Detention of vulnerable applicants



Bulgarian Helsinki Committee

In March 2013, the LARB was amended to prohibit the detention of unaccompanied children in general and to introduce a maximum period of 3 months for the detention of accompanied children who are detained with their parents.1

In practice, however, unaccompanied children continue to be detained, both asylum-seeking and migrant children. Unaccompanied children arrested by the Border Police upon entry, or, if arrested during their attempt to exit Bulgaria irregularly, are assigned (“attached”) to any of the adults present in the group with which the children travelled, which has been a steady practice ongoing for last couple of years. Thus, the arrested unaccompanied children are not served with a separate detention order, but instead described as an “accompanying child” in the detention order of the adult to whom they have been assigned.

The same treatment is applied by the regular police services to those unaccompanied children, who were captured inside the Bulgarian territory and considered to be irregular due to the lack of identity documents. All of them without exception were transferred to the detention centres for irregular migrants in Elhovo (a triage centre), Busmantsi or Lyubimets (pre-removal detention centres). In order to do this, the regular police authorities, identical to the approach of the Border Police, assigned (“attached”) the children to adults without collecting any evidence or statements for a family link or relation between them. The so-called ”attachment” is implemented on the basis of a legal definition on extended relatives’ circle, who could be considered as “accompanying adults”; this definition however is applicable solely in asylum procedures.2 Therefore, the application of this definition in immigration procedures in order to substantiate unaccompanied children’s inclusion in the detention orders of adults other than their parents, is identified as yet another infringement of the law, additional to the principal violation of the detention prohibition.3

In 2016, BHC identified 1,821 unaccompanied children detained in the national immigration detention centres.4

Otherwise, under the general immigration legislation, the detention of accompanied children is allowed, as a matter of exception for up to 3 months.5 The law currently envisages only one alternative to detention – weekly reporting duties to the police office in the area where the individual is residing, which may not be appropriate for new arrivals who do not have a place of residence. UNHCR and UNICEF both stand behind the position that there is no requirement to consider the principles of necessity, proportionality and reasonableness as well as to examine alternatives to detention prior to issuing the decision.6 The law does not contain sufficient guarantees to ensure the detention of children is a measure of last resort, for the shortest possible period and subject to best interests’ assessment. Detention is also not subject to a prompt judicial review of the initial decision to detain and a regular review thereafter. There is also a lack of legal aid ensured to challenge the detention order despite the provisions in this respect in general child protection legislation.7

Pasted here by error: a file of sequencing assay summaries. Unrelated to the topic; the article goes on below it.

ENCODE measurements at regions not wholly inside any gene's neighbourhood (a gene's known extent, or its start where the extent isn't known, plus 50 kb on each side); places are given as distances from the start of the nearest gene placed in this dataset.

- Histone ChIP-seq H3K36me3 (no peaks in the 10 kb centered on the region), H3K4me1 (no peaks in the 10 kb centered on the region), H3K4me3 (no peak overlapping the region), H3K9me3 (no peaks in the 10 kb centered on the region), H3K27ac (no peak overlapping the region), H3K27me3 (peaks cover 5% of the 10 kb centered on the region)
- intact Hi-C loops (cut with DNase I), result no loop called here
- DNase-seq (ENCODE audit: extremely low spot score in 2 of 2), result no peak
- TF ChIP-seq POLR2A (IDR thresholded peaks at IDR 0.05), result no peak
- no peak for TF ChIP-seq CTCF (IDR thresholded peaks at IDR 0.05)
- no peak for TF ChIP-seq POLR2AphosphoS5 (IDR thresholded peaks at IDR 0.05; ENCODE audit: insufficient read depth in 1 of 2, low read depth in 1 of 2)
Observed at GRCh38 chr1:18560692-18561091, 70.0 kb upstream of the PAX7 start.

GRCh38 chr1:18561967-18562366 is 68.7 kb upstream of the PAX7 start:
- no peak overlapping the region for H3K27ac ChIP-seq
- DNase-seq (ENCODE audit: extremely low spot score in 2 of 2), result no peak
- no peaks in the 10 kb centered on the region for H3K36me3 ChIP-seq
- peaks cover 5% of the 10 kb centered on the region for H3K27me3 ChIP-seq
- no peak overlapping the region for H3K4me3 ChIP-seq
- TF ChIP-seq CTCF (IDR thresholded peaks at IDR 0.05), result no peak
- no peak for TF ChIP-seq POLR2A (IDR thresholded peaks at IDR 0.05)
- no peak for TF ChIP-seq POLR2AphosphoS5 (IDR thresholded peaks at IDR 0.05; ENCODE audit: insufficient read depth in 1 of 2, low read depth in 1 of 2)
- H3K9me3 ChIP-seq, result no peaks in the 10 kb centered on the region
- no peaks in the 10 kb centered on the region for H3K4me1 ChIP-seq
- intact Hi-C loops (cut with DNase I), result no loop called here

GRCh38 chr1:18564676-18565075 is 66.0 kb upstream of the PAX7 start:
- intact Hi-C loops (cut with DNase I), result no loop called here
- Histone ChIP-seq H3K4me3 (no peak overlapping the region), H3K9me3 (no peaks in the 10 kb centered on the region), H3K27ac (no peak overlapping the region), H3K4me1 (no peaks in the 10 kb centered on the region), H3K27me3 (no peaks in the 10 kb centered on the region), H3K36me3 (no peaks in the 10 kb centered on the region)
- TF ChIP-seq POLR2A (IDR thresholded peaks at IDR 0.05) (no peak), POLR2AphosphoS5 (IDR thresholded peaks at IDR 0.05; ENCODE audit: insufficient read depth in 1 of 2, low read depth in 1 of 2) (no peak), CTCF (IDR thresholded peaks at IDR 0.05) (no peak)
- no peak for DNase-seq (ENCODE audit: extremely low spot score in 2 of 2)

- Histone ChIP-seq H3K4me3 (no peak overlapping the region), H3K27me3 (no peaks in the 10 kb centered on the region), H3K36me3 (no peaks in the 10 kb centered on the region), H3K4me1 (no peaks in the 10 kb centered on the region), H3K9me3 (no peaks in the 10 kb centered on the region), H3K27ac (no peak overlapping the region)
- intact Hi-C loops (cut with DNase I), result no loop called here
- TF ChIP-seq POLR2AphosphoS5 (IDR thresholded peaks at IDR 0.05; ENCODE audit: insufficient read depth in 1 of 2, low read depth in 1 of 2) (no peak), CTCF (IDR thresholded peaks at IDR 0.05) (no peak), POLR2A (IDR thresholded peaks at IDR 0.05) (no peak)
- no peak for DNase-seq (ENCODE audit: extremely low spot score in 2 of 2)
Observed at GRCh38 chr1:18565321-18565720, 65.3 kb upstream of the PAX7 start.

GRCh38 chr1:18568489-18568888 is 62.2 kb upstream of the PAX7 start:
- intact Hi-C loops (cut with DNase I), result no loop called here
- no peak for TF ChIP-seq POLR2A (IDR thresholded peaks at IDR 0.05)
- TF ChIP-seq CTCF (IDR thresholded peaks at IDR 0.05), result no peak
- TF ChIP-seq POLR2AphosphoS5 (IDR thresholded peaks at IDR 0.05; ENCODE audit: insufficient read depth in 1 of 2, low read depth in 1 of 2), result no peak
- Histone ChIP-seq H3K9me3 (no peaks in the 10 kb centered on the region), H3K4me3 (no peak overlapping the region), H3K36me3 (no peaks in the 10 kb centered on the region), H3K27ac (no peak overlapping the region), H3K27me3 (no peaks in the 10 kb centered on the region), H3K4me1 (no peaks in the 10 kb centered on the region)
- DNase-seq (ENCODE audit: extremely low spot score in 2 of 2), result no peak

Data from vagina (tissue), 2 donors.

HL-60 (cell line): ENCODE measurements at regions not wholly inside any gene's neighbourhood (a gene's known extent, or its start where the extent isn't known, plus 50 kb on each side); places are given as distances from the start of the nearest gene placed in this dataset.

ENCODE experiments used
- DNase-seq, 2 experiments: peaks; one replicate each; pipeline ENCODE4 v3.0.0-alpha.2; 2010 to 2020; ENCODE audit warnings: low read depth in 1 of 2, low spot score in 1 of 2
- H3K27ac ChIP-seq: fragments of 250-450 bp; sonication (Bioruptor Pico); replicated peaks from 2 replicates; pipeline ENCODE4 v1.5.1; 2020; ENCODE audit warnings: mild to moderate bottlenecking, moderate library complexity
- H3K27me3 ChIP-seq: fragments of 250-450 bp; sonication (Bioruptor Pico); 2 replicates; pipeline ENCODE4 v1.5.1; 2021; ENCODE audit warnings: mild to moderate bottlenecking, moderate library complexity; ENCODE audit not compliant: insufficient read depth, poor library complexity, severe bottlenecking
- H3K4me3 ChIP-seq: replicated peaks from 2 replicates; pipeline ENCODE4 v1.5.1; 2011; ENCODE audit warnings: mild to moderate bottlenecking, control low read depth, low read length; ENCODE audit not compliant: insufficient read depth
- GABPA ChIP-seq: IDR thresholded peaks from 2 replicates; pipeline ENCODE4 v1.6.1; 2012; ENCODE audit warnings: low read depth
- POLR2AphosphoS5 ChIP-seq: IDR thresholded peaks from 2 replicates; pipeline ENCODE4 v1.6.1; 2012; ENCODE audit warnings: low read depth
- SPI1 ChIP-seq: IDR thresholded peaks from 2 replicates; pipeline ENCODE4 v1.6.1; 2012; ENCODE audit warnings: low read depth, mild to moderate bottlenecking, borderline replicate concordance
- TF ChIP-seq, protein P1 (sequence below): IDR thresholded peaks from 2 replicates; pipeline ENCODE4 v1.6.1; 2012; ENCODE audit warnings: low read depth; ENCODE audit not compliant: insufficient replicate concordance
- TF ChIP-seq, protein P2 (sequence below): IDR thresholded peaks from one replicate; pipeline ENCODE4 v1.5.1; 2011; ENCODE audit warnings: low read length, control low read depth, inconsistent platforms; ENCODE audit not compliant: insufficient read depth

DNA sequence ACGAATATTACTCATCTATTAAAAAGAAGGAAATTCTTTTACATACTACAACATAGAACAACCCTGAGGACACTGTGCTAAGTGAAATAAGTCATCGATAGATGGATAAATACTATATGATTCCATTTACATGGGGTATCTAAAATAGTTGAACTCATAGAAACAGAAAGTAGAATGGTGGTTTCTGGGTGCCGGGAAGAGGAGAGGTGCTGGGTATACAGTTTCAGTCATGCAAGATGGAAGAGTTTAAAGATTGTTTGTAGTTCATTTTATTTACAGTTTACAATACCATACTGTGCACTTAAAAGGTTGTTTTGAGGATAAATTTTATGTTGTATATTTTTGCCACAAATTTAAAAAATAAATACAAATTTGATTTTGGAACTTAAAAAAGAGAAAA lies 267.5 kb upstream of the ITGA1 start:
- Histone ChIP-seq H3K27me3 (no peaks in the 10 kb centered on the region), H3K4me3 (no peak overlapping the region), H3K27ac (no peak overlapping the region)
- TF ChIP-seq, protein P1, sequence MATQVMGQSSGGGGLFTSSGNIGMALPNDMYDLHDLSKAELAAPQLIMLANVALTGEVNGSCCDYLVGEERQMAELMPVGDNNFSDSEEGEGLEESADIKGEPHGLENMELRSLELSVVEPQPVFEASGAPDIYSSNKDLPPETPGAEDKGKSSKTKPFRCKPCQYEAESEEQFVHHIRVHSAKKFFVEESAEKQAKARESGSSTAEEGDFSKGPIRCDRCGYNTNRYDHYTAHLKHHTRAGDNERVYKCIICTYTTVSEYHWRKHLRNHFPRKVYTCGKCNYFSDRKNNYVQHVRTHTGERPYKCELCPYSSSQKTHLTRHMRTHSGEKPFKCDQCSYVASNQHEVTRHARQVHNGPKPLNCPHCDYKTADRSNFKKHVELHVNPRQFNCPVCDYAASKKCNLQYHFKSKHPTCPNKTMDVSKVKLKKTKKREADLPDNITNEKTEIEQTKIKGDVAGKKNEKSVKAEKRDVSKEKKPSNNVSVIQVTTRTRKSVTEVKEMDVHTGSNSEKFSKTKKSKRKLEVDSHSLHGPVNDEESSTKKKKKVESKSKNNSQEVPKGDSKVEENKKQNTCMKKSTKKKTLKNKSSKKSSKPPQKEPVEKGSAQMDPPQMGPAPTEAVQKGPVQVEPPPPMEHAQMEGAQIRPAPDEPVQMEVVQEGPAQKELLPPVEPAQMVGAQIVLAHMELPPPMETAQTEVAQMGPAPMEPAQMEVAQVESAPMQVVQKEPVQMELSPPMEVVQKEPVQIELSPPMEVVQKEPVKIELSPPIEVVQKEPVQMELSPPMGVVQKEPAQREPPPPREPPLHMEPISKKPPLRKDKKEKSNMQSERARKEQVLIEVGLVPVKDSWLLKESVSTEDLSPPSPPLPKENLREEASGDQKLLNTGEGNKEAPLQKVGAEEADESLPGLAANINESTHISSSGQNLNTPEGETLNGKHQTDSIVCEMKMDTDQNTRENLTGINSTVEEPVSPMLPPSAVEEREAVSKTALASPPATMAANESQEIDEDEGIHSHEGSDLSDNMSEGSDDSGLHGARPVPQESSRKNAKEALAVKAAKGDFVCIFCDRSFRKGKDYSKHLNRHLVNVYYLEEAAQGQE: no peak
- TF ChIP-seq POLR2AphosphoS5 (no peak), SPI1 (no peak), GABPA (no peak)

Additionally, the LAR provides for the possibility to detain accompanied children for asylum purposes as a last resort, in view of ensuring family unity or ensuring their protection and safety, for the shortest period of time.8 The position of UNHCR is that the respective provisions do not explicitly refer to the primacy of the best interests of the child when ordering detention. They also do not incorporate sufficient guarantees to ensure speedy judicial review of the initial decision to detain and a regular review thereafter. Apart from bi-weekly reporting to the authorities,9 the law does not envisage specific alternatives to detention appropriate for children such as alternative reception / care arrangements for unaccompanied children and families with children.

  • 1. Article 44(9) LARB.
  • 2. Article 1(4) LAR.
  • 3. Article 44(9) LARB.
  • 4. BHC, 2016 Project performance report, 15 January 2017.
  • 5. Article 44(9) LARB.
  • 6. UNHCR, Protection of Refugee and Migrant Children in Bulgaria: Gaps analysis, November 2016, available at: XXX; UNICEF, Strengthening of the Protection of Migrant Children in Bulgaria, May 2016, available at:
  • 7. Article 15(8) Law on Child Protection.
  • 8. Article 45f(1) LAR.
  • 9. Article 45a LAR.

About AIDA

The Asylum Information Database (AIDA) is a database managed by the European Council on Refugees and Exiles (ECRE), containing information on asylum procedures, reception conditions, detenti